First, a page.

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Is the brand Ultrasuede, Zonker? There are a couple types out there and I always like the way it looks. Seems to get rave reviews for longevity too.

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as the French Resistance girl said, 'you will do this only once.' The Ultrasuede, that is. U'suede is good stuff. I've got an IKEA couch with some flavor of Ultrasuede and the cushion covers are outlasting the couch frames and the foam stuffing. Washes well, too.

 

What is also pretty good is 'Sunbrella Furniture Fabric.' This stuff has a softer hand than the marine awning material and is more resistant to abrasion. I think SFF has a 5-year warranty as opposed to the 10-year of regular Sunbrella, but the regular Sunbrella will not last as long when fabricated into cushions (abrasion). Sunbrella Marine fabric is dismal at abrasion resistance, as most anyone with a sacrificial jib edge can tell you. And even though you can get Sunbrella to warrant the fabric, nobody in their right mind would warrant a re-fabrication labor charge because abrasion is normal for furniture.

 

Our salon cushions are of SFF and they are holding up well, wash well, feel nice to sit on. Madame has fabricated a set of hatch covers of SFF with regular Sunbrella quilted to the tops. The SFF with its softer hand draws up more tightly to the curves of the hatch, and aren't fading any differentially to the awning fabric after almost two years

 

 

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Since this has transitioned to fabrics. Has anyone looked into using the stretch fabric used for couch covers? We have these because of kids and the way they fit the couch you would not know it was covered. While my stapled to backer board cushions look OK the corners are where it falls down a bit. That unsewn fold in the corner is never gonna look like a real bit of upholstry with the thick fabric I used. With the stretch fabric, I think it might just come out a hell of a lot better.

 

Since I do not have enough of the white pleather nonsense That I used for the setee covers, I may just give this a shot with the quarterberth and v berth cushions. V berth was actually designed with vinyl stapled to backer boards mounted on a stainless tube frame so no more weight will be added to the boat in that area anyway.

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While on the subject, Ikea mattresses are perfect for sette cushion replacement foam.

 

They are foam with two layers the softer 1 inch layer being egg crate foam inverted (bumps on inside glued to the other layer). These are absolutely comfortable and cheap. In the "seconds" area of the store there is usually at least one mattress. I bought a queen sized mattress for $60. New I think the mattress is about $120. Cut in half it was exactly the correct width for setee cushions on my 37 footer. The length was about 2 inches shorter than optimal but that can be filled in with batting at each end or an appropriately sized offcut from your old cushions to make up the small bit of extra foam required.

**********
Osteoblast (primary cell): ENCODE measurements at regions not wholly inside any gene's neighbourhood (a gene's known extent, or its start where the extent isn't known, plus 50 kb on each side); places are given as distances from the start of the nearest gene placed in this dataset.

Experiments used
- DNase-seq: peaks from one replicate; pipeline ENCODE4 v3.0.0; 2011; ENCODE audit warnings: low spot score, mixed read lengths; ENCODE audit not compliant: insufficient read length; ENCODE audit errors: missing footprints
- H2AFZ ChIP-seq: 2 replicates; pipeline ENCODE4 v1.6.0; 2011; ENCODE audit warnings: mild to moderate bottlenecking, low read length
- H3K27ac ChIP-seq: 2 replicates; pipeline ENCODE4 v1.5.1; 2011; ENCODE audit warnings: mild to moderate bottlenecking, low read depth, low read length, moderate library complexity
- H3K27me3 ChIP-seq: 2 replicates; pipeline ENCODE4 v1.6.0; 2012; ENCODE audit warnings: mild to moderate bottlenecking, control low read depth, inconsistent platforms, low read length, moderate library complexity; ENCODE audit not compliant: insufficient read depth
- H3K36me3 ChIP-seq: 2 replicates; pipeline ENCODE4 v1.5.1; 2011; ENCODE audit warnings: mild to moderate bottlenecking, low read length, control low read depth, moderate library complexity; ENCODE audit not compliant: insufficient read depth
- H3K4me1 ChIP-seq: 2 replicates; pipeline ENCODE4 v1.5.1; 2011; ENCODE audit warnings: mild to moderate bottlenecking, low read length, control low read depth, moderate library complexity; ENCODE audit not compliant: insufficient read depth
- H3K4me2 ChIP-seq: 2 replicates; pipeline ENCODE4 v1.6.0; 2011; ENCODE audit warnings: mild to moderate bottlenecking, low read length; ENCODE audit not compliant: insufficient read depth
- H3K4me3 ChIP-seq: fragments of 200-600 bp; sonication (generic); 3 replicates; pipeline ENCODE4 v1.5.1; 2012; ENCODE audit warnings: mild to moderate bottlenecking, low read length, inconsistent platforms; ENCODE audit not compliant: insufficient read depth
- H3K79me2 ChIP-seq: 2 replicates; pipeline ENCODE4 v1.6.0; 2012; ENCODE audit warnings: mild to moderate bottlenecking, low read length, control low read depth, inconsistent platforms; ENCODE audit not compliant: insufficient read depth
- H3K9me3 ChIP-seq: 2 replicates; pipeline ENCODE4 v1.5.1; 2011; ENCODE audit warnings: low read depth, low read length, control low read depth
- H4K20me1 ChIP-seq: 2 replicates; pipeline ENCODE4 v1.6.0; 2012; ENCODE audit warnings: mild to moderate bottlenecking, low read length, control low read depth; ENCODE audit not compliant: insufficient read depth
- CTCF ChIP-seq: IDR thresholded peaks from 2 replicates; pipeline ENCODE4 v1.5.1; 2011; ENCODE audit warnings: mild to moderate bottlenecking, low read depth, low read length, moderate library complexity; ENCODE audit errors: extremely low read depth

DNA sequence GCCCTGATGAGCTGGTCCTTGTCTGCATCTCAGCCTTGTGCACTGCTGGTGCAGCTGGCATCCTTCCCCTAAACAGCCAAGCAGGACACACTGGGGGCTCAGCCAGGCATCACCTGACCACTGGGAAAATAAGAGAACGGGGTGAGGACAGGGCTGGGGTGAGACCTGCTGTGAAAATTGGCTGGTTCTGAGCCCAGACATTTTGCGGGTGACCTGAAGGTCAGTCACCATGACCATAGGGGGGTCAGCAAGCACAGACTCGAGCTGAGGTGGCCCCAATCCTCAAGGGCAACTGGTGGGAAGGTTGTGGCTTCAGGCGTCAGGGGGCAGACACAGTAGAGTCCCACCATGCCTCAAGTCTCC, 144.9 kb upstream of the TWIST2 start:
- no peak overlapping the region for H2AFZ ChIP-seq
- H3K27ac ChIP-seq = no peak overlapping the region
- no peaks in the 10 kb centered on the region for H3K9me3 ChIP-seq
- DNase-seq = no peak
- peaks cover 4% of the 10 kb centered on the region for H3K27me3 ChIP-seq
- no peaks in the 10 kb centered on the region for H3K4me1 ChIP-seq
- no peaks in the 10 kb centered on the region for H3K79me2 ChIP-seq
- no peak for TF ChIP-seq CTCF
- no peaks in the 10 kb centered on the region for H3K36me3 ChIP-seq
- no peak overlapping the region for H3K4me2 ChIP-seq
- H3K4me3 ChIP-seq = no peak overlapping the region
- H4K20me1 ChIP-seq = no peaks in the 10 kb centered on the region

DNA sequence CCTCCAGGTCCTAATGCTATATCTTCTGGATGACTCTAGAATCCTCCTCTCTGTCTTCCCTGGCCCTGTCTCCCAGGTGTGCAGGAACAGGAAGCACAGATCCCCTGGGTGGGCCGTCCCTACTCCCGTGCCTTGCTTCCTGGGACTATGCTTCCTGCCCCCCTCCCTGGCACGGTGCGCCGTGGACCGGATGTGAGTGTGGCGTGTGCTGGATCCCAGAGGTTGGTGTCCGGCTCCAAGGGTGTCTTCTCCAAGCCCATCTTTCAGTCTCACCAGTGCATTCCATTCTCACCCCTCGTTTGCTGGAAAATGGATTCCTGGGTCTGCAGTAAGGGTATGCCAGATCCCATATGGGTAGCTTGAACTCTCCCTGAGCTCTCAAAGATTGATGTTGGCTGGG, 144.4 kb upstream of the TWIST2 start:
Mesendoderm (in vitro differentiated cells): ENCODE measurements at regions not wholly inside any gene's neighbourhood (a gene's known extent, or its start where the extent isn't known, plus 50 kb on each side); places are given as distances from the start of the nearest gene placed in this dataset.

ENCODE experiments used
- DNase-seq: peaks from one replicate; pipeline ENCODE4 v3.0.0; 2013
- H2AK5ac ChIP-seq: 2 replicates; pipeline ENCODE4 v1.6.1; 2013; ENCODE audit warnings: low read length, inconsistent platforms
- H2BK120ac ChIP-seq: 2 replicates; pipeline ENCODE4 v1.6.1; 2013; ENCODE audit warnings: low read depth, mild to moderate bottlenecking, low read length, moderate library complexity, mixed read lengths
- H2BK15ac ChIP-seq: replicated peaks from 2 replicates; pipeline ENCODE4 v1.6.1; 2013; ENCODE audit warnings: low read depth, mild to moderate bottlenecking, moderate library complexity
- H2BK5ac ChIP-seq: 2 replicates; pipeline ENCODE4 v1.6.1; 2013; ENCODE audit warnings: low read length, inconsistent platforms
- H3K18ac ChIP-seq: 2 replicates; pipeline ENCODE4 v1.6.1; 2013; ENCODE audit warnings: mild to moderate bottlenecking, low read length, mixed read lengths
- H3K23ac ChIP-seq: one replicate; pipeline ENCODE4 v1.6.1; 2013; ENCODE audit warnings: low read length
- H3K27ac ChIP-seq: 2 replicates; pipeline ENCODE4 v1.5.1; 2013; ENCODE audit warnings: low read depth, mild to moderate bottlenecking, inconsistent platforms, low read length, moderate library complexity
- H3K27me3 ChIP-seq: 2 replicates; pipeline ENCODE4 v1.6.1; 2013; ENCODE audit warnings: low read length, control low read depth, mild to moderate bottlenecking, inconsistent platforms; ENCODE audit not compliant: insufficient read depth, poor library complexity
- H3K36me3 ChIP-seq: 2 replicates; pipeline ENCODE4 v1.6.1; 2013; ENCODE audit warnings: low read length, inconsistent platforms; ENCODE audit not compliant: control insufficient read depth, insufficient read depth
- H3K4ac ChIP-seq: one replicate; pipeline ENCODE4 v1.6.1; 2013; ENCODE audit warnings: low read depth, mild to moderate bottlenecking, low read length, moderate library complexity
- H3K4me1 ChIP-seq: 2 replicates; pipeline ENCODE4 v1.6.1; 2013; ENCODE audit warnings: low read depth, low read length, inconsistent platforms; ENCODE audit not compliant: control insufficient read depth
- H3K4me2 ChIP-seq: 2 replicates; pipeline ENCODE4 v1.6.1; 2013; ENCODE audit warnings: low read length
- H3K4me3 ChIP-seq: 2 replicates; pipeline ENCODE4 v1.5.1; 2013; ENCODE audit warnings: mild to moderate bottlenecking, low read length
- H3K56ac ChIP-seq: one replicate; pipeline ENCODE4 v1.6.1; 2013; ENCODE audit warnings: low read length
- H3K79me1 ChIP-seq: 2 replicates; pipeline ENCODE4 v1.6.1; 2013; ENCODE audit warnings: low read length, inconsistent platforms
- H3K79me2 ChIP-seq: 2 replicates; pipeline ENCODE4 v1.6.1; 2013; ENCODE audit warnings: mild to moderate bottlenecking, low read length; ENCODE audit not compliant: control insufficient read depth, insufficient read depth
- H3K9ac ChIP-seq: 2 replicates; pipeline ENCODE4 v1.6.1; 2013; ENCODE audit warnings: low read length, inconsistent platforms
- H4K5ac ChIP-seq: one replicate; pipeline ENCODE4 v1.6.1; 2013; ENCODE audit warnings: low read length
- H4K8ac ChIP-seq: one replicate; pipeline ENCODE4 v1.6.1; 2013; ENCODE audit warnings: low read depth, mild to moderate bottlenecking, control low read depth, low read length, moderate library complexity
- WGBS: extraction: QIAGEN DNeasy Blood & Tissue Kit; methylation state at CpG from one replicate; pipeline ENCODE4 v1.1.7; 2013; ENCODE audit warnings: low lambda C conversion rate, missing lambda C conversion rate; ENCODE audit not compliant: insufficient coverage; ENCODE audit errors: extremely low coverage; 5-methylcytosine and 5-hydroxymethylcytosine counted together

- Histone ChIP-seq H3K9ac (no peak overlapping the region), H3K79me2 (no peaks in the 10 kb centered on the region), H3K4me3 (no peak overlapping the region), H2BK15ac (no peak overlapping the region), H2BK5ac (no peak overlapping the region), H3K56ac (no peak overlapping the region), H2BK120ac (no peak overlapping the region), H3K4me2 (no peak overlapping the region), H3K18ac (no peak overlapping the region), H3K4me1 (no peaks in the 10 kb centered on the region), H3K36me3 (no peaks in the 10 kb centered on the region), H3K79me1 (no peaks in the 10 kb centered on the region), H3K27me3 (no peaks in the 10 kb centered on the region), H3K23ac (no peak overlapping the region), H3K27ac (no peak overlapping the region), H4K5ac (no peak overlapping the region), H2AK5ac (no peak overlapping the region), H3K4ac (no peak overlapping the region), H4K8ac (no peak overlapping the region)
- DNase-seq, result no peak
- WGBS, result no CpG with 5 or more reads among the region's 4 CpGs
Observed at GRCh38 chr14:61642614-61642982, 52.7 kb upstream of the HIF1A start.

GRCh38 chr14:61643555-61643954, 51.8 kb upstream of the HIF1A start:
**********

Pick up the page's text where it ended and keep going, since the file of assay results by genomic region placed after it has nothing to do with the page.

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While on the subject, Ikea mattresses are perfect for sette cushion replacement foam.

 

Ikea "as is" room is one of my favorite places, I always go there first.

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How is the Ultrasuede wearing? Do you like it?

 

Hey vjm,

 

Just getting back to this thread. My answer is that it is wearing extremely well. Of course, that may be due to the fact that the cushions have been in our attic for that last four years while I do a complete refit of our boat. :wacko:

 

We love the material and before taking it off the boat we used it for many years. Still looks good and wears well. Friends of ours bought a new, high-end 43' boat to live on and decided to use some sort of Sunbrella fabric for the cushions. For it's wear factor apparently. But they ended up regretting the decision because it just felt rough.

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Thanks! Ultrasuede always feels so plushy that it seems like it should wear poorly. Everyone I know says it lasts forever and I have seen 8 year old Ultrasuede that looked new. I think I am sold on it.

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I did everything in the attached photo. A second hand Sailrite machine and a couple of Don Casey books are some of the best money spent on the boat. Have not tried cushions yet. Have a different boat now and just took delivery of a dozen yards of Sunbrella. Starting on a new main cover wheel cover and lifeline cushions. Should keep me busy for a while.

 

post-54774-0-80488600-1459176065_thumb.jpg

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Thanks! Ultrasuede always feels so plushy that it seems like it should wear poorly. Everyone I know says it lasts forever and I have seen 8 year old Ultrasuede that looked new. I think I am sold on it.